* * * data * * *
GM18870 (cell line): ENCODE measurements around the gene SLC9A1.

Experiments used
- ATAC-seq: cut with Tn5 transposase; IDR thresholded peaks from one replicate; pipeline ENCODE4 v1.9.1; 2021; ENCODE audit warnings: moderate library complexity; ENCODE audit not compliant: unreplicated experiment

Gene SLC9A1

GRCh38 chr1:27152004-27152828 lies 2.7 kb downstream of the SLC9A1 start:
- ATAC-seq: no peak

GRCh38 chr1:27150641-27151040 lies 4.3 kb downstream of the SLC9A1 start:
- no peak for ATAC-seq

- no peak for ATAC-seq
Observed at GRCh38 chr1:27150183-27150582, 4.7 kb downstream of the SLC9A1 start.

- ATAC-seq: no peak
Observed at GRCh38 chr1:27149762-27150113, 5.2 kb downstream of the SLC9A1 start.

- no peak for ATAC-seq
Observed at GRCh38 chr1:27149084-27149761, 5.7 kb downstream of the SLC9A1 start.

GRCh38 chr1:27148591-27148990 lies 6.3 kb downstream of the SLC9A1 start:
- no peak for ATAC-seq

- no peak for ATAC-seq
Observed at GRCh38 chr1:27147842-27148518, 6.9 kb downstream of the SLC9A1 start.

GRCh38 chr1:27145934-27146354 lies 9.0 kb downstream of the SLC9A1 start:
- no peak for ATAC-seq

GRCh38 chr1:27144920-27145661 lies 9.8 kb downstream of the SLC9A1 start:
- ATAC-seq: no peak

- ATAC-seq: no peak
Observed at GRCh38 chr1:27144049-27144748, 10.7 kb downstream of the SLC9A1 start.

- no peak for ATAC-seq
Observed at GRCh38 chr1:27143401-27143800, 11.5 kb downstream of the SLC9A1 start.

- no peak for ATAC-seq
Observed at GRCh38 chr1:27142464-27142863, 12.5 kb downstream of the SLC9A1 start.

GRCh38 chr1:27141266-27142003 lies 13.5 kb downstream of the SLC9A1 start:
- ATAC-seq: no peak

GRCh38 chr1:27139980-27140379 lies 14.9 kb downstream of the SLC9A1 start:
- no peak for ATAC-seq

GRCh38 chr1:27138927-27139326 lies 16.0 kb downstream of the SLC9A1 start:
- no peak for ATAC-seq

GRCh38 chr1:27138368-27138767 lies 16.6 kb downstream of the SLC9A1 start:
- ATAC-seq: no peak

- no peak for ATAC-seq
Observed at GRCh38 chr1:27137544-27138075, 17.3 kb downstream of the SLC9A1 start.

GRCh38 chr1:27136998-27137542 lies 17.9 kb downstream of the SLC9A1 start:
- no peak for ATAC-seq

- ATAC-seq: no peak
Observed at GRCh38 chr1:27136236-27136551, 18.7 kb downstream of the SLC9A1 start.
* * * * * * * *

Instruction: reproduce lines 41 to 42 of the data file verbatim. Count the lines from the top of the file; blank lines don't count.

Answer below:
- ATAC-seq: no peak
Observed at GRCh38 chr1:27136236-27136551, 18.7 kb downstream of the SLC9A1 start.